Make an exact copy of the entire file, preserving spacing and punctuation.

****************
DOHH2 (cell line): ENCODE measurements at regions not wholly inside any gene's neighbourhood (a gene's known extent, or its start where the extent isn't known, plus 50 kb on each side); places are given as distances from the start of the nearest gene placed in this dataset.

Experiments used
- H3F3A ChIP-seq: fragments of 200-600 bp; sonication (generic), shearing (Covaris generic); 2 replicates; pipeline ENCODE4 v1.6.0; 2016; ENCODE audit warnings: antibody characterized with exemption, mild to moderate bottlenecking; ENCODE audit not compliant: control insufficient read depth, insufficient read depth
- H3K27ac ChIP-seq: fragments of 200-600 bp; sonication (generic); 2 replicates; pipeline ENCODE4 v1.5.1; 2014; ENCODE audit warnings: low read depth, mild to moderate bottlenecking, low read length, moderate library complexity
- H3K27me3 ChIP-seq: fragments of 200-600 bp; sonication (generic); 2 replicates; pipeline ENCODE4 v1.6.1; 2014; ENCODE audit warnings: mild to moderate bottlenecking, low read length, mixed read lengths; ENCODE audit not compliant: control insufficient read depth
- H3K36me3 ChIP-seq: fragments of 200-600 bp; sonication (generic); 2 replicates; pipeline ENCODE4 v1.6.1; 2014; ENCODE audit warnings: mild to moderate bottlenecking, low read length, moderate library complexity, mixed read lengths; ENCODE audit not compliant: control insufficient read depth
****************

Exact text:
DOHH2 (cell line): ENCODE measurements at regions not wholly inside any gene's neighbourhood (a gene's known extent, or its start where the extent isn't known, plus 50 kb on each side); places are given as distances from the start of the nearest gene placed in this dataset.

Experiments used
- H3F3A ChIP-seq: fragments of 200-600 bp; sonication (generic), shearing (Covaris generic); 2 replicates; pipeline ENCODE4 v1.6.0; 2016; ENCODE audit warnings: antibody characterized with exemption, mild to moderate bottlenecking; ENCODE audit not compliant: control insufficient read depth, insufficient read depth
- H3K27ac ChIP-seq: fragments of 200-600 bp; sonication (generic); 2 replicates; pipeline ENCODE4 v1.5.1; 2014; ENCODE audit warnings: low read depth, mild to moderate bottlenecking, low read length, moderate library complexity
- H3K27me3 ChIP-seq: fragments of 200-600 bp; sonication (generic); 2 replicates; pipeline ENCODE4 v1.6.1; 2014; ENCODE audit warnings: mild to moderate bottlenecking, low read length, mixed read lengths; ENCODE audit not compliant: control insufficient read depth
- H3K36me3 ChIP-seq: fragments of 200-600 bp; sonication (generic); 2 replicates; pipeline ENCODE4 v1.6.1; 2014; ENCODE audit warnings: mild to moderate bottlenecking, low read length, moderate library complexity, mixed read lengths; ENCODE audit not compliant: control insufficient read depth